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A novel by Christie Golden (2010, Del Rey)
Book 5 in Fate of the Jedi
42 years after Star Wars: A New Hope

Luke and Ben team up with a fleet of Sith to attack the dark entity at the center of the Maw black hole cluster.




Read October 1st to 8th, 2011  
    This book was much better than the last one by this author, Omen. It was engaging, fun, and had a number of very good story elements. A few things stuck out as being too obviously revealed, and yet another cliff-hanger, which didn't prevent me from completely enjoying the book, but kept me from giving this a better rating.

Allies picks up immediately as Backlash ends, as Luke, Ben, Vestara and the Force-sensitive who helped them on Dathomir, Dyon, are trying to flee, but are surrounded by Sith ships. Luke has no choice but to make an alliance with them, and really doesn't have any trouble with it because they are both after the same thing: Abeloth, the being who lives in the center of the Maw cluster of black holes, and whom we saw in Abyss.

But he gets to keep Vestara, as insurance that the Sith won't break their deal. Being Sith, however, I doubt if they would care if one of their own was killed. This allows Vestara and Ben to get a little cozy, in an awkward teenage kind of way. I liked their banter in the ship and on Klatooine, and the way Ben was getting annoyed at his father for keeping an eye on them. It's only when C3PO translates a private conversation Vestara and her father had that Ben turns sour, and then only for a while, as he deludes himself that this sexy Sith might be able to do some good, after all.

The author has Luke state that one of Lando's mammoth asteroid mover ships is absolutely necessary for the fleet of Sith and Jade Shadow to get through the path of the Maw to Abeloth. I don't believe it, but can accept it as practical, given the undetermined size of the fleet, and that they might move off and be trapped in the black holes. This gives our characters some time to investigate the planet of Klatooine, home to a race of beings who signed their freedom away to the Hutts 25000 years ago, and are ready for rebellion. You know it's going to happen in the space of this book, and it does, because of the Sith.

It's in the market, with Dyon sent to keep an eye on the two teens, that Dyon goes insane. I don't remember enough of Dyon from Backlash (he's not even in my review!) to know if he was even in the Maw shelter during the Yuuzhan Vong war or not. I think something should have been mentioned. So Ben and Vestara go after him in a stolen speeder (showing how alike the Jedi and Sith really are). I doubt Ben could be so surprised at Vestara's ability to lift a speeder over a bunch of other ones so effortlessly -he could do the same, and must have seen his father do similar. And when they are in turn being chased by the police, we are told that Vestara is batting away blaster bolts, even though she left her lightsaber with Luke, and based on what happens next (after the speeder crash) I seriously doubt she was using Ben's.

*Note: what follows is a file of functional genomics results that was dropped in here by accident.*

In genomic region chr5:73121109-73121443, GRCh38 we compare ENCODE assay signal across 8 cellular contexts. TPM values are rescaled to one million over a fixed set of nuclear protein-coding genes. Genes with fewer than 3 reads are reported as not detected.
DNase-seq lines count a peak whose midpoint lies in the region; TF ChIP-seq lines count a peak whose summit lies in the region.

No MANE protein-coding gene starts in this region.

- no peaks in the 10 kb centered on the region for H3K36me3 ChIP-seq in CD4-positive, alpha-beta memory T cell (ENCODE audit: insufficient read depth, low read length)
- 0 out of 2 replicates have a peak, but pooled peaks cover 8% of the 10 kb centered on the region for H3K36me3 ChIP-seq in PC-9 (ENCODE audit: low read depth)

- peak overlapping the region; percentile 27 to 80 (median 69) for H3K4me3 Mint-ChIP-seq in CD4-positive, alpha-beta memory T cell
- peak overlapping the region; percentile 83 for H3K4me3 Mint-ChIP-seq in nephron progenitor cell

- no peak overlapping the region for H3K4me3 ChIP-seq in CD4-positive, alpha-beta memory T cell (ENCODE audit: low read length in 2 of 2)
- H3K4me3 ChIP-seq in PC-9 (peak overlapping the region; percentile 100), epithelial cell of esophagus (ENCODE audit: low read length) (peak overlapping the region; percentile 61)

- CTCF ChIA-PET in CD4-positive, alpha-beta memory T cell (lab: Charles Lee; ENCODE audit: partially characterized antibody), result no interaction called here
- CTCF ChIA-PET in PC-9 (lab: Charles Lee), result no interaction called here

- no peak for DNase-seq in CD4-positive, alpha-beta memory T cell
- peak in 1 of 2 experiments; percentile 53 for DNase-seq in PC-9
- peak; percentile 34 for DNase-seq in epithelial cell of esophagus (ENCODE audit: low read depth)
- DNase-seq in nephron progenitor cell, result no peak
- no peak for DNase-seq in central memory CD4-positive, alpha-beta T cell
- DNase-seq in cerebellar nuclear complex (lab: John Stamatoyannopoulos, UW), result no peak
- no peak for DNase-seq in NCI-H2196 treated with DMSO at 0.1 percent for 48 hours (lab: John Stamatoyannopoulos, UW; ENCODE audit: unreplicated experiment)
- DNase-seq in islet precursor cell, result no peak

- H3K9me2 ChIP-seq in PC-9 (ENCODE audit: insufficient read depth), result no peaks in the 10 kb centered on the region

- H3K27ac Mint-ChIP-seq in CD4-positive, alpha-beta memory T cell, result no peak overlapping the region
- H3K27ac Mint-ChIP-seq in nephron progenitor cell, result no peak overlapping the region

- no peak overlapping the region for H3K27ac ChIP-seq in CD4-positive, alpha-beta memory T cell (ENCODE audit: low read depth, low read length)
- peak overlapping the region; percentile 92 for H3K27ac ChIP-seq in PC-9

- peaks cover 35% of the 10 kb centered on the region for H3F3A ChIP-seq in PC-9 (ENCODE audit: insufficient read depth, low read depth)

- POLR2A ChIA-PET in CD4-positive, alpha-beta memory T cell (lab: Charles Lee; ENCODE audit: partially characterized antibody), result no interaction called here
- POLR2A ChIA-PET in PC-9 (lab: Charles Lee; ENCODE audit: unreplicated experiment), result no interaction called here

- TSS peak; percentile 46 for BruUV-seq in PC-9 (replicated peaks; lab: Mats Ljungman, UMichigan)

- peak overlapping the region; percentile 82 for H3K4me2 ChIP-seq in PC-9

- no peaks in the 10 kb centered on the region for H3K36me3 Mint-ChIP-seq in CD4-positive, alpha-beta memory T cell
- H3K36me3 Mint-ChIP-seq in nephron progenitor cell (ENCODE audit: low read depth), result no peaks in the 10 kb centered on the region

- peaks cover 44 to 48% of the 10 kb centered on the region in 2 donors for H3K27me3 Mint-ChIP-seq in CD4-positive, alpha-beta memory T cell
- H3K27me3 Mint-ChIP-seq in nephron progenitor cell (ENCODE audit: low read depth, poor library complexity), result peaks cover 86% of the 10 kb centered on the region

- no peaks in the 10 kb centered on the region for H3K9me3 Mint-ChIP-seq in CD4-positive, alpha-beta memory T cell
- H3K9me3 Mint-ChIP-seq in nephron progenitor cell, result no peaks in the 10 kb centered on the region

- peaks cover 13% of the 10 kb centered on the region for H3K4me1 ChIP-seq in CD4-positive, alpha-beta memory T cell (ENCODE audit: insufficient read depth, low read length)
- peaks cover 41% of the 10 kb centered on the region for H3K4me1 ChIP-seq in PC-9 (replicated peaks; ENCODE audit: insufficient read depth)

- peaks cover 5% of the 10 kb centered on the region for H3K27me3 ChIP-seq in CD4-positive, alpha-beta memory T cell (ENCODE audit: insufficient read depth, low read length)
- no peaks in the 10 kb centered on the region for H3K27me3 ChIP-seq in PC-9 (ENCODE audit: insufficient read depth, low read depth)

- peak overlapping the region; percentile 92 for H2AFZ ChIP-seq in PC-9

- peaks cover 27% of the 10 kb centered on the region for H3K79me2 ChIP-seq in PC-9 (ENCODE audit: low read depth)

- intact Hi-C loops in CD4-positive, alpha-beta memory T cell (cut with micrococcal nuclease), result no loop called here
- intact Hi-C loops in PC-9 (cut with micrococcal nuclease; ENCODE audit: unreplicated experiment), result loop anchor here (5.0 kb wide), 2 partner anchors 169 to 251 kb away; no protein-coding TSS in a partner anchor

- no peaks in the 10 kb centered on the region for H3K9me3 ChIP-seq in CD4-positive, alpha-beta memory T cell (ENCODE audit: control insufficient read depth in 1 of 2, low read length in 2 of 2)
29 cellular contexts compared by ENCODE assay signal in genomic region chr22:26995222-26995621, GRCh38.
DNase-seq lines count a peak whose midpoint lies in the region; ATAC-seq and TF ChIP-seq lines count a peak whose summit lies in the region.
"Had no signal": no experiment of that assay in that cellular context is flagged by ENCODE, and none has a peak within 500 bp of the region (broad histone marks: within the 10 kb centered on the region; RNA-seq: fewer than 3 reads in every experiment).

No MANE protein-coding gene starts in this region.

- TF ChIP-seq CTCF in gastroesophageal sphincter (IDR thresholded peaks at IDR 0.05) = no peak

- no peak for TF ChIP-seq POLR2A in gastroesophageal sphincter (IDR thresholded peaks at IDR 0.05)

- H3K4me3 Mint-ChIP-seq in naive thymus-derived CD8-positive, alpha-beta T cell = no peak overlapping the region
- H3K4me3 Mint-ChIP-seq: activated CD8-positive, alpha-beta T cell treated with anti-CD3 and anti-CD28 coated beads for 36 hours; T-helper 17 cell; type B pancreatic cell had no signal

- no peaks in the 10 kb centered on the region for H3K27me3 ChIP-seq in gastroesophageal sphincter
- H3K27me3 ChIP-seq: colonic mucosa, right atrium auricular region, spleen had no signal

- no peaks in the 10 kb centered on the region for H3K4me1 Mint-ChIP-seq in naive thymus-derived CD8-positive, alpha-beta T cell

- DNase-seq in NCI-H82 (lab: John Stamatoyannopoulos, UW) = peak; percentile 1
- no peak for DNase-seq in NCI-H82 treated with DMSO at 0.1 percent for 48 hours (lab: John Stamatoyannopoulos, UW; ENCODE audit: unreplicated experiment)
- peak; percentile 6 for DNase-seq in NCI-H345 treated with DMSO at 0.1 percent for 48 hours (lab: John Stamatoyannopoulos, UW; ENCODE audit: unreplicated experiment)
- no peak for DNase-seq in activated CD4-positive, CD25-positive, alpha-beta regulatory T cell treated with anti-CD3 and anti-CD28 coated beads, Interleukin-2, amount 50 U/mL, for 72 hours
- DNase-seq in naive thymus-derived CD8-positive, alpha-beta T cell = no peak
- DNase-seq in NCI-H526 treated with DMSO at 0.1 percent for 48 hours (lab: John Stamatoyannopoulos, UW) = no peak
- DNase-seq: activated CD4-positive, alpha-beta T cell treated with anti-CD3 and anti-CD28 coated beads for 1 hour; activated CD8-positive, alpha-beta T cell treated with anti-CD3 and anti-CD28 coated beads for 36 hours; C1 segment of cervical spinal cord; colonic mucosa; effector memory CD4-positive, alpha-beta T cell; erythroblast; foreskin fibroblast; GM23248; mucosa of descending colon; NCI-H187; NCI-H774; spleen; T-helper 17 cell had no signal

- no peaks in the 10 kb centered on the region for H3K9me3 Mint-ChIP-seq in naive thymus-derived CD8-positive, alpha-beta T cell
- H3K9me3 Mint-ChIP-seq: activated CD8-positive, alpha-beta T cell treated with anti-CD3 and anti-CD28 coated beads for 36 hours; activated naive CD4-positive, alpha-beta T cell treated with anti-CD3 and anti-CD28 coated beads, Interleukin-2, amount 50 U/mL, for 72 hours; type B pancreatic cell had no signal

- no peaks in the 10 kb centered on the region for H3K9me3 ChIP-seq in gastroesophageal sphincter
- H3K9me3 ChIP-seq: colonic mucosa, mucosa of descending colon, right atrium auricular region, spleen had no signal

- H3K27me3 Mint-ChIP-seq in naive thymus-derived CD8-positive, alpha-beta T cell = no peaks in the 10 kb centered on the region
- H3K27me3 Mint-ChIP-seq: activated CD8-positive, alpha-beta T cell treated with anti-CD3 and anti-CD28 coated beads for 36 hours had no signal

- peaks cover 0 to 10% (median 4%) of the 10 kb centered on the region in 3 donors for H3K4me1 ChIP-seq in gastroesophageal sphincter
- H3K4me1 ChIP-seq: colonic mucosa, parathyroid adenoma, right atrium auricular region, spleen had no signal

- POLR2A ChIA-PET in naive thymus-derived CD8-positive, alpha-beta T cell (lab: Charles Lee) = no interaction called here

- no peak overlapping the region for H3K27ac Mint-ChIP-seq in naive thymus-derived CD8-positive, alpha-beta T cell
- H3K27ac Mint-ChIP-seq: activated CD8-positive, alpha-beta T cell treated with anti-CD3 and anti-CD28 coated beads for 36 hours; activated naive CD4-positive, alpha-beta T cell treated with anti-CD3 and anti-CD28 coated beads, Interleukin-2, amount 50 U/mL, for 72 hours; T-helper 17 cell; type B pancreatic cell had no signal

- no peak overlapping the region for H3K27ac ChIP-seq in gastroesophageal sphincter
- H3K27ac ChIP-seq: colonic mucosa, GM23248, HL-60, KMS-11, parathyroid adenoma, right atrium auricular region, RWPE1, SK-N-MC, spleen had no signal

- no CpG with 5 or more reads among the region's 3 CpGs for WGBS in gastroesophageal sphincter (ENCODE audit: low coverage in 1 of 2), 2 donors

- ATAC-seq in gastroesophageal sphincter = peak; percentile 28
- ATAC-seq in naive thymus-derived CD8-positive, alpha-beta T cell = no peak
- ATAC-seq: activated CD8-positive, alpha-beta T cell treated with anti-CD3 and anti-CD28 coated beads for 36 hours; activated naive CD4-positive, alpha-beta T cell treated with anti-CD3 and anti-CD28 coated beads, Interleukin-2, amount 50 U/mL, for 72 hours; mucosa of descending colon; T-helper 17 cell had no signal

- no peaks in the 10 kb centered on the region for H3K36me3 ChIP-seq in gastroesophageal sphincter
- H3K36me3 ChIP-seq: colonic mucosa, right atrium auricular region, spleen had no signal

It's nice to see a reasonable law enforcement agency here. They realize that although the Jedi caused a lot of damage, they also prevented Dyon from breaching the Fountain of the Eternals, a holy structure whose promise of protection cost them their freedom millennia ago. They also realize that they are completely incapable of holding a Jedi in prison, and give Dyon over to Luke immediately. But the experience does give Ben and Vestara, who are locked up together, a chance to bond.

The incident causes Luke to leave without waiting for Lando to arrive with his large ship, which took a little too long to get repaired. In that time, with Luke gone and Lando not yet arrived, the Sith try to take a piece of the Fountain, whose glass-like material is unique in the galaxy. They launch an assault, and easily keep the guards at bay, for a while. But even lightsabers have trouble cutting though it, and it's never clear if they actually managed to get a sample before they were caught, finally.